Coccoliths comprise a major fraction of the global carbonate sink. Therefore, changes in coccolithophores’ Ca isotopic fractionation could affect seawater Ca isotopic composition, affecting interpretations of the global Ca cycle and related changes in seawater chemistry and climate. Despite this, a quantitative interpretation of coccolith Ca isotop...
Article
Extratropical sea surface temperature records from alkenones record a dramatic cooling of up to 17 °C over the last ∼14 Ma, but the relationship between this cooling and greenhouse gas forcing has been elusive due to sparse and contrasting reconstructions of atmospheric CO2 for the time period. Alkenone carbon isotopic fractionation during photosyn...
Poster
Preliminary results on Sr isotopic composition of cultures and fossil coccolithophores and potential mechanisms controlling Sr isotopes in coccolith calcite
Poster
New CO2 record from diatom d13C show CO2 decline since the late Miocene.
Conference Paper
Constraining the mechanisms driving coccolith δ44/40Ca and Sr/Ca variations from cultures, models and sediment record
Presentation
Full-text available
Culture studies have suggested temperature and kinetic effects as potential drivers for changes in coccolith Ca isotopic composition (δ44/40Ca) and Ca isotopic fractionation. However, the specific mechanisms affecting δ44/40Ca are still unclear. Moreover, additional interacting factors, such as carbon limitation under low CO2 could also play a role...
Presentation
Full-text available
The sedimentation of calcium carbonate (CaCO3) is the largest carbon (C) sink in the combined biosphere, atmosphere and ocean systems, and therefore influences the global C cycle. Coccolithophores are important contributors to CaCO3 sediment production, with contributions varying from 95% of the total marine CaCO3 in the Cenozoic to 50% in the mode...
Article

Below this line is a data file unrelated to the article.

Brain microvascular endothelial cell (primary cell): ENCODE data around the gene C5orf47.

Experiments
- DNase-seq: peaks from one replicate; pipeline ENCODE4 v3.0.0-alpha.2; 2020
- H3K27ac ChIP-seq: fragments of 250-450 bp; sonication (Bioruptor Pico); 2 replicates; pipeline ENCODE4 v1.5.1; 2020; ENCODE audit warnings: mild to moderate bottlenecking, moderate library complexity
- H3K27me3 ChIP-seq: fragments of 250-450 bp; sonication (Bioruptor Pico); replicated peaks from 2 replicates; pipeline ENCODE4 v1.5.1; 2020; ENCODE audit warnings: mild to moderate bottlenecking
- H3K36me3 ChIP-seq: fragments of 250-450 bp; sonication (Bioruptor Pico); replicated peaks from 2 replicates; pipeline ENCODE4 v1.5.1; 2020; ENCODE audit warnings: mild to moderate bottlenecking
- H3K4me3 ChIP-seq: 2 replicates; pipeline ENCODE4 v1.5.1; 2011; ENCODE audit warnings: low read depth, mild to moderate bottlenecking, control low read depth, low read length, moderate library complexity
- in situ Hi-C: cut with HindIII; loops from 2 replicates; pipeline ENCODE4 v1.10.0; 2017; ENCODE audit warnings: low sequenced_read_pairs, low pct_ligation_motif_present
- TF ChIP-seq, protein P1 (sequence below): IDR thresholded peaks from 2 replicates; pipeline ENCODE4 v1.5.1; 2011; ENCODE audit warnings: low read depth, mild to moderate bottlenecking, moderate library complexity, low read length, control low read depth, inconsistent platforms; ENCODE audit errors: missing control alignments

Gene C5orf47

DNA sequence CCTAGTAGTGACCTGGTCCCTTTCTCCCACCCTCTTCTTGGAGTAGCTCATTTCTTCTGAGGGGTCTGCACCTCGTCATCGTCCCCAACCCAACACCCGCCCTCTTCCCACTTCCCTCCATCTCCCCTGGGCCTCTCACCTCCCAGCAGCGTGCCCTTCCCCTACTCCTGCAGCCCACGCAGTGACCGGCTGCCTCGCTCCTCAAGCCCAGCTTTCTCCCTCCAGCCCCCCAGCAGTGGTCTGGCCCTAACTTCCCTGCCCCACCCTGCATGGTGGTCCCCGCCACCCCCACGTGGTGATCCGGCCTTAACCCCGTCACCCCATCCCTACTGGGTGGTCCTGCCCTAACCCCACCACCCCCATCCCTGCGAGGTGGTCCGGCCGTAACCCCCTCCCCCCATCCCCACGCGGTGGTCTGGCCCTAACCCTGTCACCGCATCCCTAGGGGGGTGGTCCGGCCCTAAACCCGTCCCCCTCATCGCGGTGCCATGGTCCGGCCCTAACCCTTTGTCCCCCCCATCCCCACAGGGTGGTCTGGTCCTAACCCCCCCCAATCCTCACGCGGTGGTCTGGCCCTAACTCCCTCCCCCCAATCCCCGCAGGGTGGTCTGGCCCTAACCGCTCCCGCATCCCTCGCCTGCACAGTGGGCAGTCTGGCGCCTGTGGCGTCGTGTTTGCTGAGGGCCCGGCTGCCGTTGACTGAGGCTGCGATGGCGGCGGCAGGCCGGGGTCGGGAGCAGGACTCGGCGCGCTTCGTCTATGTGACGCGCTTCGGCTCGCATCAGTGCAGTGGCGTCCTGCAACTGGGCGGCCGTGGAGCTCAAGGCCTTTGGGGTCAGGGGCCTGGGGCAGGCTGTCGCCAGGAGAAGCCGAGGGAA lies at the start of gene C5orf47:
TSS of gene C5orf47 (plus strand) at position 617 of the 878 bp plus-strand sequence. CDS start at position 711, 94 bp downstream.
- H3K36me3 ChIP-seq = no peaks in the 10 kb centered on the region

Modern primary productivity on the Agulhas Bank, off South Africa, has been proposed to be linked to the mid-latitude westerlies. A paleoproductivity record from this area may therefore resolve temporal changes in the westerlies′ dynamics. Accordingly, we produced a coccolith Sr/Ca-based paleoproductivity record from core MD96-2080 (Agulhas Bank sl...
Poster
Full-text available
Diatom cell geometry and size limit CO2 availability by diffusion, which has been shown to be an important factor, together with growth rate, in controlling δ13C and Ep. Large centric diatoms (CD) may be more sensitive to CO2 limitation and use a higher proportion of HCO3- for photosynthesis at low [CO2]. Consequently, bulk diatom δ13C may differ f...
Article
Full-text available
Despite the importance of diatoms in regulating climate and the existence of large opal-containing sediments in key air-ocean exchange areas, most geochemical proxy records are based on carbonates. Among them, Boron (B) content and isotopic composition have been widely used to reconstruct pH from foraminifera and coral fossils. We assessed the poss...
Poster
Full-text available
Cell geometry and size, control availability of CO2 by diffusion, which in turn, has been shown to be a determinant factor, together with growth rate, in the control of δ13C and Ep1,2. Large-centric cells may be more sensitive to CO2 depletion and use a higher proportion of HCO3- for photosynthesis at low [CO2]. Consequently, bulk diatom δ13C may d...
Poster
Full-text available